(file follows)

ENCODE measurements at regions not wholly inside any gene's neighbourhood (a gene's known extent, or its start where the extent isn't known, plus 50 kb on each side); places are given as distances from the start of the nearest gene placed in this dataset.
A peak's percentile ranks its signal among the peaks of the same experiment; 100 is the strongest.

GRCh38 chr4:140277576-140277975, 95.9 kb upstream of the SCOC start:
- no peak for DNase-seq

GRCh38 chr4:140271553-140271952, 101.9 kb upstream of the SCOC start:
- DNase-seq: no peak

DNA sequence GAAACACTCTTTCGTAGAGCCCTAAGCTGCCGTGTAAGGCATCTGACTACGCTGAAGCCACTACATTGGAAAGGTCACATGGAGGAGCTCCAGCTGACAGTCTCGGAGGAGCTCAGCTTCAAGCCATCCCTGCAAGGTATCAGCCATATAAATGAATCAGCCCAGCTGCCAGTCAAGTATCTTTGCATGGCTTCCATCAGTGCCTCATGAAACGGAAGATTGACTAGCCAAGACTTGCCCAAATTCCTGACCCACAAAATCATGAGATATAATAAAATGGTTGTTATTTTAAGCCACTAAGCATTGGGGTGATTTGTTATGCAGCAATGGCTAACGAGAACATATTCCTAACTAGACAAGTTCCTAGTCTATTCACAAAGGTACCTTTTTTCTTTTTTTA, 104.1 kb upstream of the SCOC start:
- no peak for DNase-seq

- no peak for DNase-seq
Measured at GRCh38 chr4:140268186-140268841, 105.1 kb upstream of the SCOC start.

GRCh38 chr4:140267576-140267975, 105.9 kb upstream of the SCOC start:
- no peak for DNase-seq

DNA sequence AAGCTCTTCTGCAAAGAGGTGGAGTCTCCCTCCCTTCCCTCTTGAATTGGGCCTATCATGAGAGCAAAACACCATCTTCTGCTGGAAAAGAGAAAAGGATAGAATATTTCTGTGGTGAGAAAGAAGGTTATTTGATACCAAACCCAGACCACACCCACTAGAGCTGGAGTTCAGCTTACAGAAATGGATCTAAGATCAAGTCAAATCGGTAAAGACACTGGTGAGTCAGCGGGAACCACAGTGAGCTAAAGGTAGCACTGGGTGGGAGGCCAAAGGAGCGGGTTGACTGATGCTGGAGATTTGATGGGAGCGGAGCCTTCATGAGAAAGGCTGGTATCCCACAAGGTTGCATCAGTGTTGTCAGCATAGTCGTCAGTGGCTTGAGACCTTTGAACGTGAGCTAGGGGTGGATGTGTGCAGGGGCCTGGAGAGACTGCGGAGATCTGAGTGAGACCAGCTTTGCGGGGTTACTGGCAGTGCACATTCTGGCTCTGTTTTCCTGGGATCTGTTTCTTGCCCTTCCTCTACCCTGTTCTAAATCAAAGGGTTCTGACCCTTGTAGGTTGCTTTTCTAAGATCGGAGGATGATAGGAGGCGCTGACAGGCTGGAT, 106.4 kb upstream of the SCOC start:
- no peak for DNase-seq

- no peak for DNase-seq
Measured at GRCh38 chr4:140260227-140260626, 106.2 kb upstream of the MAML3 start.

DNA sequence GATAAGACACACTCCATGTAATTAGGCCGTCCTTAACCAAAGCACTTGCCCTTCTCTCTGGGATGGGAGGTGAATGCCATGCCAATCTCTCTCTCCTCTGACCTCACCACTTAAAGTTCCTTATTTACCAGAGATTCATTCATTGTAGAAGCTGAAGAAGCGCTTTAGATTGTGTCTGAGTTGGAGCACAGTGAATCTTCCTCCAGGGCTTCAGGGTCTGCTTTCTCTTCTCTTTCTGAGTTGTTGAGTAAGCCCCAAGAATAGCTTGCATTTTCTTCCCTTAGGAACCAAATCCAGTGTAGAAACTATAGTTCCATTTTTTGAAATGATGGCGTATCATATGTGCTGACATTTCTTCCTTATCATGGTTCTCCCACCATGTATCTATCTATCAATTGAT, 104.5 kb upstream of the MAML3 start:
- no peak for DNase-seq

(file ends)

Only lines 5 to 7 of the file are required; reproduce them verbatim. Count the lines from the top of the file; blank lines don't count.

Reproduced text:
GRCh38 chr4:140271553-140271952, 101.9 kb upstream of the SCOC start:
- DNase-seq: no peak

DNA sequence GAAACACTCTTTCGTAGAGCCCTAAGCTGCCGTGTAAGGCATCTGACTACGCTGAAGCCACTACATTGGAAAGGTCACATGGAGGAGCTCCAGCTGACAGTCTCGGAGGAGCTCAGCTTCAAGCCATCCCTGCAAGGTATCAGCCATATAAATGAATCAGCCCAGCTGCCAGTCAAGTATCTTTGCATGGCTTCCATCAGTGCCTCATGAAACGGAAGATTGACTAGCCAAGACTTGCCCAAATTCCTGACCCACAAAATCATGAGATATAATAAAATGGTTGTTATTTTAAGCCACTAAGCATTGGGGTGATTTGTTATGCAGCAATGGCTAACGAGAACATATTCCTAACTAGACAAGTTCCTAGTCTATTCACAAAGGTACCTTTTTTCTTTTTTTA, 104.1 kb upstream of the SCOC start: